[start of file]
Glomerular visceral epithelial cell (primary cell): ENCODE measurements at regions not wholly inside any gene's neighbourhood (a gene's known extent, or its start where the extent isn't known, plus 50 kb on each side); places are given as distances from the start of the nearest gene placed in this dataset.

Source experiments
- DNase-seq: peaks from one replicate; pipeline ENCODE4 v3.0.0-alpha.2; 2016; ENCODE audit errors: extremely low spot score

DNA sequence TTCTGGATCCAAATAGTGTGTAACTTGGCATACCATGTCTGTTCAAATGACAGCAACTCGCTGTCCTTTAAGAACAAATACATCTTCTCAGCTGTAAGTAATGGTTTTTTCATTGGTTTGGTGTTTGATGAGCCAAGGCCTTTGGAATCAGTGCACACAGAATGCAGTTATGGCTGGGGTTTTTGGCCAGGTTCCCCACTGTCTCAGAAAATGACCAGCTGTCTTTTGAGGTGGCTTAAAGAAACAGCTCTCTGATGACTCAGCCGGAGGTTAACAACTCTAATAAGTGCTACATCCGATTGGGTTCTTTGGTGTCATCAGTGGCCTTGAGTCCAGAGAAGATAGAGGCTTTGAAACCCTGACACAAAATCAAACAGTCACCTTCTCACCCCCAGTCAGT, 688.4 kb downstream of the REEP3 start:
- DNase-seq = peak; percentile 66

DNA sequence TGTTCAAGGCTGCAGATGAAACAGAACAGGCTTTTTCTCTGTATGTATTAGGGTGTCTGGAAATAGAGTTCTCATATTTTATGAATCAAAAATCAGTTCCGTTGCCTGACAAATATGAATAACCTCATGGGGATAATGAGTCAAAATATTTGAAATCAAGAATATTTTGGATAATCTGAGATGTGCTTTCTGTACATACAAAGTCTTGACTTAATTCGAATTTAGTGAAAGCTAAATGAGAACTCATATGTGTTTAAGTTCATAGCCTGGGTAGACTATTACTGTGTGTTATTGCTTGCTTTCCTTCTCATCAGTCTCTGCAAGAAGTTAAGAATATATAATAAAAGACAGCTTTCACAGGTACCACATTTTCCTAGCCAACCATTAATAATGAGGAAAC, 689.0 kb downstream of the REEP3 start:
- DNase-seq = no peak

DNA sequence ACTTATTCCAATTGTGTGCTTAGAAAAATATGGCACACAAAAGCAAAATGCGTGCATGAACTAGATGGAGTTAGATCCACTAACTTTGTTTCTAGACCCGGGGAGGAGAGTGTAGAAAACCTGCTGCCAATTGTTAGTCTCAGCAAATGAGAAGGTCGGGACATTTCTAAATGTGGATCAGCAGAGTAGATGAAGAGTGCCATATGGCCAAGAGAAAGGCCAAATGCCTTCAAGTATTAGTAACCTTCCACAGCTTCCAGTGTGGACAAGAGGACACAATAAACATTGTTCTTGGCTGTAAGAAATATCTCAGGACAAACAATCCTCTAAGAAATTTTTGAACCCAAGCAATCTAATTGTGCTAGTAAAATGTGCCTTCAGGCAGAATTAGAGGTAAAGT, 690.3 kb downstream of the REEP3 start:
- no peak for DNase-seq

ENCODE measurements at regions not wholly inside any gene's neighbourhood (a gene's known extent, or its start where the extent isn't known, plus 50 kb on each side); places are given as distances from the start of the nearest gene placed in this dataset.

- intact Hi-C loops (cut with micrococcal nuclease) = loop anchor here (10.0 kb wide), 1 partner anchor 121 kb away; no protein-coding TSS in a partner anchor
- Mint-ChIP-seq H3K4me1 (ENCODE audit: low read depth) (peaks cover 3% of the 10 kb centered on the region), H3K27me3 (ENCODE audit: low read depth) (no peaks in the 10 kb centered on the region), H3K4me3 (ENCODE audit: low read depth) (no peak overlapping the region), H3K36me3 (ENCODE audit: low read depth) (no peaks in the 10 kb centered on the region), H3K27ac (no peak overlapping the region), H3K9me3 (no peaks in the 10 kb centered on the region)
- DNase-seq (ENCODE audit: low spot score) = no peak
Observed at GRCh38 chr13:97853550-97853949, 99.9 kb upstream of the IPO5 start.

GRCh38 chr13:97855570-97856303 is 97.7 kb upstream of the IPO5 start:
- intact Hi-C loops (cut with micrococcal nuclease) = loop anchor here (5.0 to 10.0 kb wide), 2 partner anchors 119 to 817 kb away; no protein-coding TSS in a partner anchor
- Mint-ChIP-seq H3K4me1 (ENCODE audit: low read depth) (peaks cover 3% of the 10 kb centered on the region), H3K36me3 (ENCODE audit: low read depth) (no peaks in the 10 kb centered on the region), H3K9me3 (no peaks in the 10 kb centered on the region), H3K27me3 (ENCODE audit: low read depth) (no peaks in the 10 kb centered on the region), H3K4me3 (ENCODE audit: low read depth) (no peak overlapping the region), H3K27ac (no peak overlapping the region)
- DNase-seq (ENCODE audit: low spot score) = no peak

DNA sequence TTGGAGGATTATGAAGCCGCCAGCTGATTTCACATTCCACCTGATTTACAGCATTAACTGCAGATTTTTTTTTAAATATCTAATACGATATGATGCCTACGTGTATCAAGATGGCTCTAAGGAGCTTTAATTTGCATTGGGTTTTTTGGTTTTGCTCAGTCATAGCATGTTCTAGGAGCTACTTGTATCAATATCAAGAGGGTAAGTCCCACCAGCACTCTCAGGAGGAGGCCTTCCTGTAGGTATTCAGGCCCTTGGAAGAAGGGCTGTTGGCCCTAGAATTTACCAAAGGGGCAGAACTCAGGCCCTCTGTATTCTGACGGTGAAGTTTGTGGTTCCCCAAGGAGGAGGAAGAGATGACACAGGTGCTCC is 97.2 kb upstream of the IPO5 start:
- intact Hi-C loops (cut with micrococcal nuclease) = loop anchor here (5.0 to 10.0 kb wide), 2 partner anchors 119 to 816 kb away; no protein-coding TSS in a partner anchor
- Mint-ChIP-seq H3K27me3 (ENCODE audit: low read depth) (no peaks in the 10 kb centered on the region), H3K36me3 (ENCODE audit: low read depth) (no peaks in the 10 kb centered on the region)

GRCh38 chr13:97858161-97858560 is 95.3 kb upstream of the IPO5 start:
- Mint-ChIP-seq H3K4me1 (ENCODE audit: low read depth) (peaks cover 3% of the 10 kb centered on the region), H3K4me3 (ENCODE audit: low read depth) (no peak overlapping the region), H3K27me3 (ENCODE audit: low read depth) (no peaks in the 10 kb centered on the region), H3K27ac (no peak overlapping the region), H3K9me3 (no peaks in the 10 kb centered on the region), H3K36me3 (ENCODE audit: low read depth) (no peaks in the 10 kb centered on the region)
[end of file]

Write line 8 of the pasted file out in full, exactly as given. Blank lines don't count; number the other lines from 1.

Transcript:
DNA sequence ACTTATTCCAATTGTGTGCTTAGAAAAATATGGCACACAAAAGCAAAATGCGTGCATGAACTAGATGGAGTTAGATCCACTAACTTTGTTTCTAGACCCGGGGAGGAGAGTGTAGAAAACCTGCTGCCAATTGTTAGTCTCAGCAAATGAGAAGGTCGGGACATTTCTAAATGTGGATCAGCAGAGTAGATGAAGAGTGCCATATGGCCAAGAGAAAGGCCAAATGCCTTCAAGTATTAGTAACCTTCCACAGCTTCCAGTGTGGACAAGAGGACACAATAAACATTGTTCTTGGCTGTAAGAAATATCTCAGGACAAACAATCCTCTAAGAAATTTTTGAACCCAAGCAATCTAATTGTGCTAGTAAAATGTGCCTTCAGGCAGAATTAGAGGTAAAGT, 690.3 kb downstream of the REEP3 start: